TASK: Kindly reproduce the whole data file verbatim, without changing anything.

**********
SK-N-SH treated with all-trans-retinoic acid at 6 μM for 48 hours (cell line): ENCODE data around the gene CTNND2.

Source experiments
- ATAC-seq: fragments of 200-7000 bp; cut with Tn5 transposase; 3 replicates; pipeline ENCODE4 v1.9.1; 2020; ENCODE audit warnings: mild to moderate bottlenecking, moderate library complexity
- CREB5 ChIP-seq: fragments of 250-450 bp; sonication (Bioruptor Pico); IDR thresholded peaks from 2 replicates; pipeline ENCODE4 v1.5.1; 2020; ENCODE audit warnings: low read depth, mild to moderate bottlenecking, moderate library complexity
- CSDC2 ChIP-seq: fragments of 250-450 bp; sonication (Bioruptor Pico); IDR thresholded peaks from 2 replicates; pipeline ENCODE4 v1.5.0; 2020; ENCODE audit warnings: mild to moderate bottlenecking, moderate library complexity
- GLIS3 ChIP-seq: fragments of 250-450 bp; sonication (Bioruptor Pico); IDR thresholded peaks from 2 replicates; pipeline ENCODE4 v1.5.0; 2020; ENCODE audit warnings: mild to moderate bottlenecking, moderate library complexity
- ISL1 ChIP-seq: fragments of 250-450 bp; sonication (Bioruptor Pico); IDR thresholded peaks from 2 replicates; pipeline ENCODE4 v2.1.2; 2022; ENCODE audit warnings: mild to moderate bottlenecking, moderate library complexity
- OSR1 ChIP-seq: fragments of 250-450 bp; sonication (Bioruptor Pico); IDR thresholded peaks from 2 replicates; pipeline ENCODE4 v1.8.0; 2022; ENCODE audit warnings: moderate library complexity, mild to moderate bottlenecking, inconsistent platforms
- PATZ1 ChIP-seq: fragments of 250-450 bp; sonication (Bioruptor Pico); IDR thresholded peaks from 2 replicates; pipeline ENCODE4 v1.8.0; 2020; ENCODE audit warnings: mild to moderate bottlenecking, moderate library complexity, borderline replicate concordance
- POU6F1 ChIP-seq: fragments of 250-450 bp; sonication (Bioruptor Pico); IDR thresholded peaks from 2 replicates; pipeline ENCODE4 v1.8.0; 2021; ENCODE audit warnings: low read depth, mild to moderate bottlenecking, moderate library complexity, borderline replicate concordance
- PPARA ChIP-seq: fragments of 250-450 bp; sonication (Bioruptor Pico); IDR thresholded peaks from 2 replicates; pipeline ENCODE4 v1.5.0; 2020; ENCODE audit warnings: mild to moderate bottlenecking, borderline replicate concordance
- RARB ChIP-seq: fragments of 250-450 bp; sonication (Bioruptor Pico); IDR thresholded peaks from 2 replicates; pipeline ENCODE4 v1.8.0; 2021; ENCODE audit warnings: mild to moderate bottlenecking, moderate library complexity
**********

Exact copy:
SK-N-SH treated with all-trans-retinoic acid at 6 μM for 48 hours (cell line): ENCODE data around the gene CTNND2.

Source experiments
- ATAC-seq: fragments of 200-7000 bp; cut with Tn5 transposase; 3 replicates; pipeline ENCODE4 v1.9.1; 2020; ENCODE audit warnings: mild to moderate bottlenecking, moderate library complexity
- CREB5 ChIP-seq: fragments of 250-450 bp; sonication (Bioruptor Pico); IDR thresholded peaks from 2 replicates; pipeline ENCODE4 v1.5.1; 2020; ENCODE audit warnings: low read depth, mild to moderate bottlenecking, moderate library complexity
- CSDC2 ChIP-seq: fragments of 250-450 bp; sonication (Bioruptor Pico); IDR thresholded peaks from 2 replicates; pipeline ENCODE4 v1.5.0; 2020; ENCODE audit warnings: mild to moderate bottlenecking, moderate library complexity
- GLIS3 ChIP-seq: fragments of 250-450 bp; sonication (Bioruptor Pico); IDR thresholded peaks from 2 replicates; pipeline ENCODE4 v1.5.0; 2020; ENCODE audit warnings: mild to moderate bottlenecking, moderate library complexity
- ISL1 ChIP-seq: fragments of 250-450 bp; sonication (Bioruptor Pico); IDR thresholded peaks from 2 replicates; pipeline ENCODE4 v2.1.2; 2022; ENCODE audit warnings: mild to moderate bottlenecking, moderate library complexity
- OSR1 ChIP-seq: fragments of 250-450 bp; sonication (Bioruptor Pico); IDR thresholded peaks from 2 replicates; pipeline ENCODE4 v1.8.0; 2022; ENCODE audit warnings: moderate library complexity, mild to moderate bottlenecking, inconsistent platforms
- PATZ1 ChIP-seq: fragments of 250-450 bp; sonication (Bioruptor Pico); IDR thresholded peaks from 2 replicates; pipeline ENCODE4 v1.8.0; 2020; ENCODE audit warnings: mild to moderate bottlenecking, moderate library complexity, borderline replicate concordance
- POU6F1 ChIP-seq: fragments of 250-450 bp; sonication (Bioruptor Pico); IDR thresholded peaks from 2 replicates; pipeline ENCODE4 v1.8.0; 2021; ENCODE audit warnings: low read depth, mild to moderate bottlenecking, moderate library complexity, borderline replicate concordance
- PPARA ChIP-seq: fragments of 250-450 bp; sonication (Bioruptor Pico); IDR thresholded peaks from 2 replicates; pipeline ENCODE4 v1.5.0; 2020; ENCODE audit warnings: mild to moderate bottlenecking, borderline replicate concordance
- RARB ChIP-seq: fragments of 250-450 bp; sonication (Bioruptor Pico); IDR thresholded peaks from 2 replicates; pipeline ENCODE4 v1.8.0; 2021; ENCODE audit warnings: mild to moderate bottlenecking, moderate library complexity